• jt* said:

      Joshua, you’re right to note the danger here. This post is obviously meant to be a bit polemical but I think the point is worth contending despite the fact that it could be pushed further than I would take it myself. What is the Holy Spirit up to in creation? Well, I would think we have to talk about the church here at some point which perhaps I’ll do in another post if I’m able. There is a distinction between the world and the church, albeit a soft distinction much of the time and a distinction which those members *of* the church often forget and/or lose sight of. Also, the particularity of Christ isn’t in spite of the universality of God’s redemptive action, but there *is* a particularity. I’m also not sure we’d want to separate the work of the Spirit from the work of the risen and living Jesus. OK, sorry if that was somewhat jumbled. Thoughts?

      Also, what do you mean by “the Spirit of Life who is everywhere and in all things”? I think I know what you’re getting at but I don’t want to assume.

  2. JT – isn’t God’s omnipresence a fairly common conservative theological stance? What is your take on how (if) that is different?

    • Between the time I opened this tab and got around to commenting, the convo got started! Two passages that come to mind as related are Psalm 139 (“Where can I go from your Spirit?” etc) and Colossians 1:7 – what does it mean that “all things hold together” in Christ – does that not imply that he is somehow present, holding all things together?

      I also wonder if there is perhaps a dual meaning/level of God’s presence… This is interesting to think on.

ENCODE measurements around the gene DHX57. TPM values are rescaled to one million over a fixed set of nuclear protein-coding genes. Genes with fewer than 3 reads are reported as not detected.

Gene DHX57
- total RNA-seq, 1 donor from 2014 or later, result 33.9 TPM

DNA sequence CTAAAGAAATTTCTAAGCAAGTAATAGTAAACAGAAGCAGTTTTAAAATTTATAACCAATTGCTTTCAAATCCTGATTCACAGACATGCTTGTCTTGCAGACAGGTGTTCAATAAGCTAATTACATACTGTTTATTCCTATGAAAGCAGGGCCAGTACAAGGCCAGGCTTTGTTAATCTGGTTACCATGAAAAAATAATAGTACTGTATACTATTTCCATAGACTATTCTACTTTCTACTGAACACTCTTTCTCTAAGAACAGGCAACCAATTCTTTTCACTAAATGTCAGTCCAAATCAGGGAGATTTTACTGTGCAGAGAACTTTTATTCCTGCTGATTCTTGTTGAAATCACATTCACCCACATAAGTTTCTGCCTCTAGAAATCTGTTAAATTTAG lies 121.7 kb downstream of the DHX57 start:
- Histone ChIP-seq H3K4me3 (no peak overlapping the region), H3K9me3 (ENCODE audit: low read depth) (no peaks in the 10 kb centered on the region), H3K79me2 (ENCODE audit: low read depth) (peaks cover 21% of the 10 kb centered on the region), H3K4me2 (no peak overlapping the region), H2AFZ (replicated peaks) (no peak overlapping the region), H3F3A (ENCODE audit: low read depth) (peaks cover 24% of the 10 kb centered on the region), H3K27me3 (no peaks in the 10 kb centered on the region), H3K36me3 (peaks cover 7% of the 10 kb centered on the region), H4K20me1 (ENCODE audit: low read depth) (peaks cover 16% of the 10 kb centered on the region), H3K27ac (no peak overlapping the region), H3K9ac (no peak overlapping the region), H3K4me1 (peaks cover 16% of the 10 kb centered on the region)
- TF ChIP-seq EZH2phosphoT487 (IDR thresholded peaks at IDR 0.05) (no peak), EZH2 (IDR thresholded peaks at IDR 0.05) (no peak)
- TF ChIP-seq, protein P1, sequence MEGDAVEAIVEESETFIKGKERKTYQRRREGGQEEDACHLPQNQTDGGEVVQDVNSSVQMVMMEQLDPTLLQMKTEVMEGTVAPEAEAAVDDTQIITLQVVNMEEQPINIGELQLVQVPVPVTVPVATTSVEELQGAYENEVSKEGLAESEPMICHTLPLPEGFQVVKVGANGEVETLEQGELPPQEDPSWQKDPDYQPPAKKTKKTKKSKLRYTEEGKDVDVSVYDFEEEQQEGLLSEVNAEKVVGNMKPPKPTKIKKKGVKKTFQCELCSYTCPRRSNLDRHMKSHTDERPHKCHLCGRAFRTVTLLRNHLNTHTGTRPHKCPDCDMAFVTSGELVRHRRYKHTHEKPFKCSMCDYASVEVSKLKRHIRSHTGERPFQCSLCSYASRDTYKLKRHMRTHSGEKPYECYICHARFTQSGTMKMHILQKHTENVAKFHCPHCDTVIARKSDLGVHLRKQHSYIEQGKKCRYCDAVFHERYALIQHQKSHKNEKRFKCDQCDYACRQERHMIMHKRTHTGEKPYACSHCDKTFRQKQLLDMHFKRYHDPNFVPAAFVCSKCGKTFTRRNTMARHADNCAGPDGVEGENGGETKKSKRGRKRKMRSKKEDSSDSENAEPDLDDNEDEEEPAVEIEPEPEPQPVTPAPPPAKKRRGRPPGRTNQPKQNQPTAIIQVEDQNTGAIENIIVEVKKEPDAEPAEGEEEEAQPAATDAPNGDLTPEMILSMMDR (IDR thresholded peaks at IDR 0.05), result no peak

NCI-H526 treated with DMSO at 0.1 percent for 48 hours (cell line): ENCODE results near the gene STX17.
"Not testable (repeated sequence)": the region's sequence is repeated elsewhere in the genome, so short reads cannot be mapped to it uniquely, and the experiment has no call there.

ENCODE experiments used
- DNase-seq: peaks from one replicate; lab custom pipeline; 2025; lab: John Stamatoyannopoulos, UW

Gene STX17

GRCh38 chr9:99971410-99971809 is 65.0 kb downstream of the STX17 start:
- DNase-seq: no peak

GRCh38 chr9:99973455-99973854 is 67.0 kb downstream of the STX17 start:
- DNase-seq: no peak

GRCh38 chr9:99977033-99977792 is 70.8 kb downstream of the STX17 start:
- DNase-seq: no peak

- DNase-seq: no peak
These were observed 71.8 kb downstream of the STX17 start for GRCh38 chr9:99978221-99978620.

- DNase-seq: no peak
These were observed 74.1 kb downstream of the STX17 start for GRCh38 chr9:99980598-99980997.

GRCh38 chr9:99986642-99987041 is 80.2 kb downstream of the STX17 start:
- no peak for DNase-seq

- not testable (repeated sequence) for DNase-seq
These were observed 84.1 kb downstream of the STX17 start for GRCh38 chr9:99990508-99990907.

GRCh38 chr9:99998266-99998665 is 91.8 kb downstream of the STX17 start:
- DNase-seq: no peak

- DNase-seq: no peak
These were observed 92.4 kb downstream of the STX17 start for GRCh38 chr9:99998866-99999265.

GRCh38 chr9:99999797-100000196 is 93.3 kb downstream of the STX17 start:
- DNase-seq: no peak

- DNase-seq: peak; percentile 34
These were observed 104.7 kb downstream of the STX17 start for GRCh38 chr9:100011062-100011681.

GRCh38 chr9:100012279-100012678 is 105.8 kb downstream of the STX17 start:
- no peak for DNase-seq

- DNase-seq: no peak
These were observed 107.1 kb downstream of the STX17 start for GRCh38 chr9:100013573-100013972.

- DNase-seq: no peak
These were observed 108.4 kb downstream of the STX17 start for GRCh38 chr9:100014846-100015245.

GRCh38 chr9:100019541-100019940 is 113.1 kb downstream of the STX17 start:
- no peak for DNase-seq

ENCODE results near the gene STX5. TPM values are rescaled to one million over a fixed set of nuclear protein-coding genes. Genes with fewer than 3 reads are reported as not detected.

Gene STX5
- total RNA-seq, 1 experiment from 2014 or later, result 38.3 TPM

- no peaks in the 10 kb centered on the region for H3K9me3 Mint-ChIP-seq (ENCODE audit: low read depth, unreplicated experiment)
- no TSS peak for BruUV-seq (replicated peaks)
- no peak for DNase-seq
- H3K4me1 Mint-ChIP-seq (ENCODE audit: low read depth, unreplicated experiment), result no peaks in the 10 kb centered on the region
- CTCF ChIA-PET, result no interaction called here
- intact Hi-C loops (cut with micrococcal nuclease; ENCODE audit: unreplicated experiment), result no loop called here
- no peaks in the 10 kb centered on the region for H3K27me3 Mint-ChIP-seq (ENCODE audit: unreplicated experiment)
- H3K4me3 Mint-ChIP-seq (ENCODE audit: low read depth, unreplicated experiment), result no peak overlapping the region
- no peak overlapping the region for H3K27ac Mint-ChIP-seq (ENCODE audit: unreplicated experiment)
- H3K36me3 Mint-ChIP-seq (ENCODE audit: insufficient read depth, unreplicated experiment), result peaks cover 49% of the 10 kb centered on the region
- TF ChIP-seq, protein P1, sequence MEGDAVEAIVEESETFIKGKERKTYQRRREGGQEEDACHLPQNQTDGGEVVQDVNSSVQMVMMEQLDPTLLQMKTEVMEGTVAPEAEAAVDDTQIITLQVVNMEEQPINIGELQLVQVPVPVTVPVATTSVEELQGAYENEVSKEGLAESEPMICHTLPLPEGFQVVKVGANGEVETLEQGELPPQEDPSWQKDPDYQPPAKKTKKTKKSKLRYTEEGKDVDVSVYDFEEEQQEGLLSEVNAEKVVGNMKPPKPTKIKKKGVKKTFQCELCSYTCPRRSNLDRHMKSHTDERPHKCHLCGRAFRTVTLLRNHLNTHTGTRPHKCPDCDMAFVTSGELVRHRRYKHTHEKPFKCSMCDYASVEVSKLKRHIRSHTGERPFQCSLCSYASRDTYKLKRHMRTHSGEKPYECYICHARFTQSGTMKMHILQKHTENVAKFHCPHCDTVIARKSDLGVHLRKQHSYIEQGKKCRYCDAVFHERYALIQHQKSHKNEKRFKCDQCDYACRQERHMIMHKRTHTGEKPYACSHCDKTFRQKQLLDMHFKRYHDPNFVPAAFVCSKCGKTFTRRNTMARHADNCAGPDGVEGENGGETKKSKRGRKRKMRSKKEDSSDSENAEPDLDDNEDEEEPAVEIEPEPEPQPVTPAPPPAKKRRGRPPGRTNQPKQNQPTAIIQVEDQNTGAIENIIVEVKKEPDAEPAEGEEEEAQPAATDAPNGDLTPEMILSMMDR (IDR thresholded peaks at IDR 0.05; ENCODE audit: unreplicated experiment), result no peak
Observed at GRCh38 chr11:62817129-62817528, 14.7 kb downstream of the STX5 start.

• jt* said:

        Great questions folks, seriously. And I should say that my goal isn’t to give a “satisfactory” answer. There is a mystery to much of the Christian faith. OK, so that being said…

        Beth, the problem with categories like omnipresence (and the other omni’s) is that they aren’t particularly Christian nor are they particularly Scriptural. Any good deist could assert that God is omnipresent. In the Hebrew Scriptures, however, God at times dwells in a particular place – the tabernacle, later the Temple. This is important spiritually and theologically because later in the New Testament writings Jesus is often seen as the fulfillment of the promises regarding the Temple (i.e. Gospel of John, Hebrews). Israel always spoke about a particular God – the God of Abraham, Isaac, and Jacob, the covenanting God, the God who led them out of Egypt, the God who gave them the law etc. “Omni” language endangers this particularity. For the Christian, this particular God, the God of Israel, has revealed Himself fully in Christ Jesus. When the Christian speaks about God, abstract metaphysical categories lose their helpfulness, we must rather speak of Jesus in particular. A little bit later in Colossians Paul says of Jesus that he is, “the image of the invisible God” (1:15). Paul’s concern is that the attention of the Colossians is directed towards Jesus. This is of course a doxological concern. Paul isn’t concerned that the Colossians “know” God in some abstract metaphysical sense, but rather know God in Christ SO THAT they can rightly worship and glorify God. See further comments to Joshua below relating to God’s Spirit.

  3. jmw said:

    Yeah, I think that the Spirit is intimately connected to the work of Christ. I would say that the Spirit gives witness to the work of Christ. But, I would not say that this is confined to the church. I think the Church is confined to the Spirit, but the Spirit is not confined to the Church. Know what I mean? As for the distinction between church/world, I love what Bonhoeffer says re: this. He explains that the Church is not separate in the sense of a religious society, but *more* worldly than the world in the sense that it belongs precisely to the world that is loved by God. I mention this because I think this makes room for a transition into the work of the Spirit. The Spirit who is at work in creation is calling the Church into being by calling into the world saved by Christ. Argh, I rambled. sorry. But yeah, I like what you’re saying and I agree that your post is addressing the particular opinion of some “liberal” guy 😉